Russian president Vladimir Putin's announcement this week that he's banning many of his nation's agricultural imports from the U.S., European Union, Canada and Ukraine is significant. It shows that Putin is willing to move troops into Ukraine whenever he is ready— at the sacrifice of his own people. The ban will raise food prices in Russia, it limits their access to the ag products they want and it discourages free trade. "Using food as a weapon isn't the way to feed the world," sums up Ray Gaesser, a Corning, Iowa farmer and president of the American Soybean Association.
While leaders of U.S. farm groups discourage the ban and say it hurts opportunities for free and open trade among nations, they don't feel Putin's ban will have a major impact on most American farmers—at least not as much of an adverse impact as was first thought when the August 6 announcement was initially made. Kremlin officials now say the ban doesn't include corn, soybeans and wheat. But it does include fruit, vegetables, meat, poultry, fish, milk and dairy products. Russian officials also say their ban on food product imports from the U.S. and EU will not have any impact on Russia grain exports. The majority of Russia's export grain goes to Middle East and North African countries.
Russia retaliates on U.S. economic sanctions with ag import ban
Putin's ban was a topic that came up as I talked with Ray Gaesser and Laura Foell, another Iowa farmer, this week at the end of a big conference at Iowa State University. The conference involved presentations by researchers and officials from ISU and 10 other universities. Gaesser and Foell were two of a number of speakers on the agenda at the "Resilient Agriculture: Adapting to A Changing Climate" conference August 5-7 at Ames.
Climate variability and how farmers will need to make changes in their farming practices and in their management of soil and water resources in order to cope with the increase in weather extremes we are already experiencing was the main topic of the conference. And that's what I discussed with Ray and Laura. But Putin's announcement was made earlier that day and was in the news, so we started the interview with Ray and Laura sharing a few of their thoughts on the Russian situation.
The ban announced by Putin came after economic sanctions were put in place by the U.S., EU and others on Russia following its aggressive actions in eastern Ukraine, including accusations that Russia supplied the anti-aircraft missile that downed Malaysia Airlines Flight 17 in July as the plane flew over Ukraine. Russia has denied involvement in that incident in which many people were killed.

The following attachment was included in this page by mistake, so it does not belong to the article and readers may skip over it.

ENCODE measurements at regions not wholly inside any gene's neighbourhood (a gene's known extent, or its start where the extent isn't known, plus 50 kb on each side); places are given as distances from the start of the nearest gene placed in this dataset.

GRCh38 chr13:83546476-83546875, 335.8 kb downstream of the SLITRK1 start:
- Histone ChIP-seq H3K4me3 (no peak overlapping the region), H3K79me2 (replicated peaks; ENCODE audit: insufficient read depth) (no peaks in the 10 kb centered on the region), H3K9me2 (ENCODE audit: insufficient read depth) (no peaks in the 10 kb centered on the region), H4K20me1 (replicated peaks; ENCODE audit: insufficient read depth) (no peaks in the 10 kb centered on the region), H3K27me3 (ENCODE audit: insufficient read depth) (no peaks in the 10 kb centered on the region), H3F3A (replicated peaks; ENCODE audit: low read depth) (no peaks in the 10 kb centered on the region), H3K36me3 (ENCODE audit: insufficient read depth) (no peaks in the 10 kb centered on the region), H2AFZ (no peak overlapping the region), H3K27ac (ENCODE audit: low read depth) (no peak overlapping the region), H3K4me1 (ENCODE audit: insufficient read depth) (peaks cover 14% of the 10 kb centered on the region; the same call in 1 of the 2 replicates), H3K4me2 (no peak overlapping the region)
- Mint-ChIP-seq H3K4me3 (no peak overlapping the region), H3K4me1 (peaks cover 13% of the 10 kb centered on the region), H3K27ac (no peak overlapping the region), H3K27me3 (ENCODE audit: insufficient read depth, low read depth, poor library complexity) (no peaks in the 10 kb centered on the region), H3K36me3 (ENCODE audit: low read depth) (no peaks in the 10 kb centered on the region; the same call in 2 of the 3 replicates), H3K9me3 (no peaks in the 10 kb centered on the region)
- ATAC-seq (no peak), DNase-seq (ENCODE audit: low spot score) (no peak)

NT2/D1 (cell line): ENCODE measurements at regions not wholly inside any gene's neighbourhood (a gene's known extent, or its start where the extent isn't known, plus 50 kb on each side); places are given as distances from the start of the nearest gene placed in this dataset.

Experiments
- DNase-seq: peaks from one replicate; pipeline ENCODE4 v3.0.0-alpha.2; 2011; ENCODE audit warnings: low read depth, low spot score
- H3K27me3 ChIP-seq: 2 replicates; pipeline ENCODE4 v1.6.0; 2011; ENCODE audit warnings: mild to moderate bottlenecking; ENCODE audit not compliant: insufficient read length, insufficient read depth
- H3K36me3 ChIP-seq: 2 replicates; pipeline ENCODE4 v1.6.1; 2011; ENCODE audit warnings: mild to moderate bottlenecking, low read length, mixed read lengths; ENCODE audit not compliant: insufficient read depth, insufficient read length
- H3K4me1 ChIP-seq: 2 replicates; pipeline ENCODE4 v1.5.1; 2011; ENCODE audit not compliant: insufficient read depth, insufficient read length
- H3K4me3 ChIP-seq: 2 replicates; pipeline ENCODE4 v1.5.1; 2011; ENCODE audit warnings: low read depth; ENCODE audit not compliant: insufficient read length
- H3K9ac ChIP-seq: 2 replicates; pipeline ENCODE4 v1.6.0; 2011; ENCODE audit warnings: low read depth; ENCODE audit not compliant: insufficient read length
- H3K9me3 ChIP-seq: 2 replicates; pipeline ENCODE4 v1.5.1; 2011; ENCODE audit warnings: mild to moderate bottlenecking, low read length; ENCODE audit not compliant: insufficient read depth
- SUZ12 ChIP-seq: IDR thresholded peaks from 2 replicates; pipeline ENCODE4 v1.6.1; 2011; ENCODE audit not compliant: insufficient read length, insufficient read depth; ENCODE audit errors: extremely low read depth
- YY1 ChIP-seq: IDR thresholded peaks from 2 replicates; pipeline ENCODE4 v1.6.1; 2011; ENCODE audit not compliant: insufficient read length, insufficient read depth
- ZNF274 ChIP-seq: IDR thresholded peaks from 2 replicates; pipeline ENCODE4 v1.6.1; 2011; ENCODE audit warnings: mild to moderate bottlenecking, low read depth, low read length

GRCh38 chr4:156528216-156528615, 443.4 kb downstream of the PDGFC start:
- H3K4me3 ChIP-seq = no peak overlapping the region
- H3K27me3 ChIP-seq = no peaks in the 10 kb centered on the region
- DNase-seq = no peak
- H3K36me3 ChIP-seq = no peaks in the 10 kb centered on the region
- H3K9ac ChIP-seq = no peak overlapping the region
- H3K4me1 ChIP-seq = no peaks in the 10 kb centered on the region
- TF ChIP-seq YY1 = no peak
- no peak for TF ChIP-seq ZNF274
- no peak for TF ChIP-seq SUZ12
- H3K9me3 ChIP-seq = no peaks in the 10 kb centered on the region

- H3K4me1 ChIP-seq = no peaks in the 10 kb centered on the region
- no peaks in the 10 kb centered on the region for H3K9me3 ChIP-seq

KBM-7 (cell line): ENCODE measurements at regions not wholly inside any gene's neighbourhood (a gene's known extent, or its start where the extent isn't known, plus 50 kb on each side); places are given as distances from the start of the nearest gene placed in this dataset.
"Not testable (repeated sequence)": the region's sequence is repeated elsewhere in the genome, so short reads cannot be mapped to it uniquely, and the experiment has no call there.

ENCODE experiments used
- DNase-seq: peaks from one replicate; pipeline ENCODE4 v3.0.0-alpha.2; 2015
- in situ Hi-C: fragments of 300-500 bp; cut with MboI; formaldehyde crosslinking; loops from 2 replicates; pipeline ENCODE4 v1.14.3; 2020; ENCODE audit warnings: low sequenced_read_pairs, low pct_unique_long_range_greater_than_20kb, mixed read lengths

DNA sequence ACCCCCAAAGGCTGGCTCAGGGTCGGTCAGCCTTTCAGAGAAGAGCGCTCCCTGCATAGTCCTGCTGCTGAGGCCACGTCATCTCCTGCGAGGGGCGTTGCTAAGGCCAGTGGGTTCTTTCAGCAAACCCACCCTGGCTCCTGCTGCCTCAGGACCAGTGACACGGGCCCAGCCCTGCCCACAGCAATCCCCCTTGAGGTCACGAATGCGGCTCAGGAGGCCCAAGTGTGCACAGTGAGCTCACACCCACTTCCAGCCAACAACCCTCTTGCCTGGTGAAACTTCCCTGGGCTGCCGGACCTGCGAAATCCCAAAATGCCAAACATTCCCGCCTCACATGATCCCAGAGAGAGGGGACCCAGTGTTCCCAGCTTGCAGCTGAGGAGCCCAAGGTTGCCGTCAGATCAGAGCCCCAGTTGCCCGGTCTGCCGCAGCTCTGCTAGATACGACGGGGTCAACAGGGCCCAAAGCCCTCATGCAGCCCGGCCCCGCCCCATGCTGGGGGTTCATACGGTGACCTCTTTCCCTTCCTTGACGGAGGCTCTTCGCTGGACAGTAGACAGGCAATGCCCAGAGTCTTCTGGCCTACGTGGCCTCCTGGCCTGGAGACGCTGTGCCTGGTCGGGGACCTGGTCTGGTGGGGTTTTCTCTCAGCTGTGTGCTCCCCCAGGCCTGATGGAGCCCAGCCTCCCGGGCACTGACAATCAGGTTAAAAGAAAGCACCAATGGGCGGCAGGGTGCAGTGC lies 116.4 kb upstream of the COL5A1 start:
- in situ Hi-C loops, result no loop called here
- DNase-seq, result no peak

U.S. farm groups urging Russia to rescind import ban
Leaders of the American Soybean Association and other U.S. farm organizations are concerned. "Russia is a key trading partner for U.S. agriculture and the Russian people are our customers like so many other people in the world's emerging markets," says Gaesser. "However, Russia, while very important, is only one of hundreds of our customers worldwide. By limiting his people's access to American ag products, president Putin does a great disservice to his Russian countrymen and women."
ASA pushed hard for establishment of permanent normal trade relations (PNTR) with Russia last year because significant growth and opportunity exist in the Russian marketplace. Soybeans are the second biggest crop export from the U.S. to Russia, due in large part to that country's burgeoning economy and growing demand for meat.
"Sanctions and bans like the one announced by President Putin serve only to hurt the Russian people," adds Gaesser. "While we certainly want to see a key market protected, it is equally important for American farmers to demand a higher standard from our trading partners. In this case the standard is not being met, and we urge President Putin to rescind this ban."
Did U.S. farm organization leaders see Putin's move coming?